Warcraft Meets Magic
Hearthstone is a free-to-play online game (Blizzard's first F2P) with a micro-transaction shop. The game is a collectible card game (CCG) set in the Warcraft universe where two heroes battle each other with minions, spells and weapons. It has many similarities to Magic: The Gathering. The game is currently in closed beta with a possible release date later this year (but knowing Blizzard, that date could easily be pushed to 2014). There are currently over 300 cards in the game.
Like most collectible card games, the game is played between two players (unfortunately, there's no multiplayer mode for more than two players), each with their own deck of cards. Hearthstone also lets you select a personal hero to play as, each with their own unique ability.
The heroes in the game are all famous figures from Warcraft lore (although some might question if Anduin Wrynn is really more famous than Tyrande as the Priest class representative) and based on the original nine World of Warcraft classes (so no Monks or Death Knights yet): Malfurion Stormrage (Druid), Rexxar (Hunter), Jaina Proudmoore (Mage), Uther the Lightbringer (Paladin), Anduin Wrynn (Priest - surprisingly not Tyrande), Valeera Sanguinar (Rogue), Thrall (Shaman), Guldan (Warlock), and Garrosh Hellscream (Warrior).
The aim of the game is to reduce your opponents life total from 30 to 0. You can do this by attacking him directly with your minions or through spells, or even by equipping a weapon and attacking him with your own hero.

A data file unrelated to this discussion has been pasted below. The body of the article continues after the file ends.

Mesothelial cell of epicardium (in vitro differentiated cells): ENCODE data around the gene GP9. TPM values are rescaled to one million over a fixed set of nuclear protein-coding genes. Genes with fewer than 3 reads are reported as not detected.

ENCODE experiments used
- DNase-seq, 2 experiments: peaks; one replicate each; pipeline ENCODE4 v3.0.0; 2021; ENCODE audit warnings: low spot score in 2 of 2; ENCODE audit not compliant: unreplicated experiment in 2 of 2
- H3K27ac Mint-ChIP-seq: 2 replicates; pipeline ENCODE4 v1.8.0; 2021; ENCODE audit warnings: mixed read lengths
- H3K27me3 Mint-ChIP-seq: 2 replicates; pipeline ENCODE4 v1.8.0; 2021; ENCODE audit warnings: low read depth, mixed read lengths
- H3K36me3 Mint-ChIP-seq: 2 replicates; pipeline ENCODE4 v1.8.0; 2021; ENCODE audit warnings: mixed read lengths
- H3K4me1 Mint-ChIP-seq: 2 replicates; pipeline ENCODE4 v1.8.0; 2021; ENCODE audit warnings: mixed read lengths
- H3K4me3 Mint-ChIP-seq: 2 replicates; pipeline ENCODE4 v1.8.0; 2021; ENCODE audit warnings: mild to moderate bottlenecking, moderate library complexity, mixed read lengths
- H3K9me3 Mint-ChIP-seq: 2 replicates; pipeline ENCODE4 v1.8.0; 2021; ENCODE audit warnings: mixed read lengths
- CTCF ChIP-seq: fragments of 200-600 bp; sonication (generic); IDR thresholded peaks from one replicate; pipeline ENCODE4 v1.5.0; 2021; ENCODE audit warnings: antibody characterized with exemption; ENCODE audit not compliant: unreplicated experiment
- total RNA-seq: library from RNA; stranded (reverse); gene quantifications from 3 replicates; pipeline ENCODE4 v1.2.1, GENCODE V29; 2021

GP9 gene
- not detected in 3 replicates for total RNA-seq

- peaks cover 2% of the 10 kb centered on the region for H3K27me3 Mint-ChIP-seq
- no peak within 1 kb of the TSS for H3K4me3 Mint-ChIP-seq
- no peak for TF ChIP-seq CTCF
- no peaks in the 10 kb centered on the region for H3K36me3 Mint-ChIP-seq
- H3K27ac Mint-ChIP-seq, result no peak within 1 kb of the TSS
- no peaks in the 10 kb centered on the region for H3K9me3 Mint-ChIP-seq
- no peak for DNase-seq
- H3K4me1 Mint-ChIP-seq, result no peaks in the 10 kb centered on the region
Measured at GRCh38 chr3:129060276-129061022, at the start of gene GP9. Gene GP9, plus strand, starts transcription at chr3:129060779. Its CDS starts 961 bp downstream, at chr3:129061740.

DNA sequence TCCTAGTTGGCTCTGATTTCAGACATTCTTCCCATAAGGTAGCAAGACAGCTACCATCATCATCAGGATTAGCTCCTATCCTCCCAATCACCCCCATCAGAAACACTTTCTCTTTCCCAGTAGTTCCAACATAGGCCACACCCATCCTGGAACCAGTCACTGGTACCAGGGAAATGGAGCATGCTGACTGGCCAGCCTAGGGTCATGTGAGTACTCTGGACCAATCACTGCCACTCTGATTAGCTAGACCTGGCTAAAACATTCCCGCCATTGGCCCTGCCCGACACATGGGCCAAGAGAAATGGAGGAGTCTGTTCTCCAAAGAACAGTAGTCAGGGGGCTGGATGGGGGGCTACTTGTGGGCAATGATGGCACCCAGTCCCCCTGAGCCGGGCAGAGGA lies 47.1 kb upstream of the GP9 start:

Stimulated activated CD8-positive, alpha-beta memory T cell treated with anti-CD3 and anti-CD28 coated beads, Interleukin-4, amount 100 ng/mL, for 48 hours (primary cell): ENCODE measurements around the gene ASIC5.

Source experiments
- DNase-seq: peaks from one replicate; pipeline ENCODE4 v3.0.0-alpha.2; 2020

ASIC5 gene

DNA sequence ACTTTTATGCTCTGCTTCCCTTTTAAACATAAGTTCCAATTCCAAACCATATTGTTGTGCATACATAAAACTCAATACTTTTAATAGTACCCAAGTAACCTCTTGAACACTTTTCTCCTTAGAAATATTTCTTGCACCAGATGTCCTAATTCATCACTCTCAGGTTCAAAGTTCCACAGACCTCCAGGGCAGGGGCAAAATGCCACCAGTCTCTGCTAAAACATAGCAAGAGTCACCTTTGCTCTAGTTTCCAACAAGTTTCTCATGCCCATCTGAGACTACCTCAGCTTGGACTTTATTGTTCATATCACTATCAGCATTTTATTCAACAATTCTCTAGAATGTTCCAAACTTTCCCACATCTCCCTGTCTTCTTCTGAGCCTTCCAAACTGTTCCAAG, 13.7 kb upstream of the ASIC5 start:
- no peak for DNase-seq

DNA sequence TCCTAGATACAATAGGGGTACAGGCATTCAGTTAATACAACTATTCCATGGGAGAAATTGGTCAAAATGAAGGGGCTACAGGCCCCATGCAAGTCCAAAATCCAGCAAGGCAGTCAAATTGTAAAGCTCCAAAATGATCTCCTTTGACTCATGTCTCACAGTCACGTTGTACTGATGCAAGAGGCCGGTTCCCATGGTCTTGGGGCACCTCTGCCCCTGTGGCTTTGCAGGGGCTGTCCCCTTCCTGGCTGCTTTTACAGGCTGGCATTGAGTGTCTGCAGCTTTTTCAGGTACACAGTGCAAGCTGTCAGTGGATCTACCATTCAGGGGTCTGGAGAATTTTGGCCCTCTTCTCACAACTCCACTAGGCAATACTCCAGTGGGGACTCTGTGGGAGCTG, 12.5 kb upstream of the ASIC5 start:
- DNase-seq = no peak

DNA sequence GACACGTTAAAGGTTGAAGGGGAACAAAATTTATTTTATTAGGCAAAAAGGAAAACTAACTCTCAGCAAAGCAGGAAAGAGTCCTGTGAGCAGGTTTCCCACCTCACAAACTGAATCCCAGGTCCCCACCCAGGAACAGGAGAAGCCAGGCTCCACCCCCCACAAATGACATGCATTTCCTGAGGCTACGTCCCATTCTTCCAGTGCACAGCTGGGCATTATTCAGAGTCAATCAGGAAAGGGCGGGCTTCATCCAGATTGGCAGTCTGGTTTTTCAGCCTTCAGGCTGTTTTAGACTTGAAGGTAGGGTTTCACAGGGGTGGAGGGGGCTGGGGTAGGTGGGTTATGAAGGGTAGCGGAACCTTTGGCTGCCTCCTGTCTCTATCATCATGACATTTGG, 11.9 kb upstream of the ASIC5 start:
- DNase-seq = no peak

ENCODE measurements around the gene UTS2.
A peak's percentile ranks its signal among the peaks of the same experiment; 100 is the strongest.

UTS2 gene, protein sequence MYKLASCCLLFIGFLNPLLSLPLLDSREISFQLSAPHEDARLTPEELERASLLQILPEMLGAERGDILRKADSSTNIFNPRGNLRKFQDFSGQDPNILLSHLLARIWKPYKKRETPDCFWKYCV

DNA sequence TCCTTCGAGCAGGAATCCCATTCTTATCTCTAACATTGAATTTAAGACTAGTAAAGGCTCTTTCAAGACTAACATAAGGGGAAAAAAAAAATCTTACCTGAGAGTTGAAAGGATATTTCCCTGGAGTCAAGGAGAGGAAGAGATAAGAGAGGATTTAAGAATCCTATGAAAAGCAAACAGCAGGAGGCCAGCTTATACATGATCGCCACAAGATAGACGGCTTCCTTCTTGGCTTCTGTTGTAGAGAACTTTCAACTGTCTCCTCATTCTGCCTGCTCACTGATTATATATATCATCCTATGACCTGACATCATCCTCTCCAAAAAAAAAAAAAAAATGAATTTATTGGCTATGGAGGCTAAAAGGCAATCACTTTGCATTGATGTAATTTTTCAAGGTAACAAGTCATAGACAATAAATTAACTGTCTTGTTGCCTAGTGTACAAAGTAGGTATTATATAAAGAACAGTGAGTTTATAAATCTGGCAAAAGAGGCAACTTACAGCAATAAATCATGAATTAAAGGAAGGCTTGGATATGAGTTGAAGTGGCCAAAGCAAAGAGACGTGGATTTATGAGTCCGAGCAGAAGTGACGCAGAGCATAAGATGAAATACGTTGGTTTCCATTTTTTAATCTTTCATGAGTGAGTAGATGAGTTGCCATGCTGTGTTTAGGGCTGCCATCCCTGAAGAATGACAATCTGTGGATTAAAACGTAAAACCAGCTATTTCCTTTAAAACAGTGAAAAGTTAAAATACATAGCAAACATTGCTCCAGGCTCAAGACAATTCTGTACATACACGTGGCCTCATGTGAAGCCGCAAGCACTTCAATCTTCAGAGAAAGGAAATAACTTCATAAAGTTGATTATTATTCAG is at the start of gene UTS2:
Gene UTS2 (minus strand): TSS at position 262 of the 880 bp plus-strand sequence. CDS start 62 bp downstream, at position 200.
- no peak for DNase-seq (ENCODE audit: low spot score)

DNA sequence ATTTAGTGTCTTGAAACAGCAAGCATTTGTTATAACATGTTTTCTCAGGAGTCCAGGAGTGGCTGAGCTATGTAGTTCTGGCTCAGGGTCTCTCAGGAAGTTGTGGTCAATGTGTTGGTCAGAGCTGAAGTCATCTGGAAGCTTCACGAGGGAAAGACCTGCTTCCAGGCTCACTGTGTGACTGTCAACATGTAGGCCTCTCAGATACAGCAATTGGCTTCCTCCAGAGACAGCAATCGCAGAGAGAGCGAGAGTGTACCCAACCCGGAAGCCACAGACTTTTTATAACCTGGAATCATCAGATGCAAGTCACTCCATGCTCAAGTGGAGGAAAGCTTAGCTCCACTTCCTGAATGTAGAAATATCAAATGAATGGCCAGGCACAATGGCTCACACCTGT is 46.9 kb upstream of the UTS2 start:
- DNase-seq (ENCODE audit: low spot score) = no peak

At the start of the game, each player draws three cards. You can replace any of these cards once if you're not happy with them. At the beginning of each subsequent round, each player also draws an additional card. The game randomly determines who goes first. The player who goes second gets to draw an extra card and also gets a free card called 'The Coin'. This card can be used at any time and generates 1 extra mana for that round instantly. Right now, the two benefits received for going second seem a bit too powerful, as you'll often find yourself passing on round 1 as the first player (since you only have 1 mana to spend).
Each card has a casting cost, this is represented by a mana value represented by a blue crystal with a number in it at the top left corner of the card. Mana is generated each turn and you get +1 mana with each turn up to a maximum of ten, i.e. you start round 1 with one mana, and round 2 with two mana. We liked the mana generation mechanic as it prevents the dreaded 'mana starved or mana flood' that can plague some Magic: The Gathering games. We also like the +1 mana per turn mechanic as it gives the game a natural ramp up, with bigger and bigger minions coming out in later turns.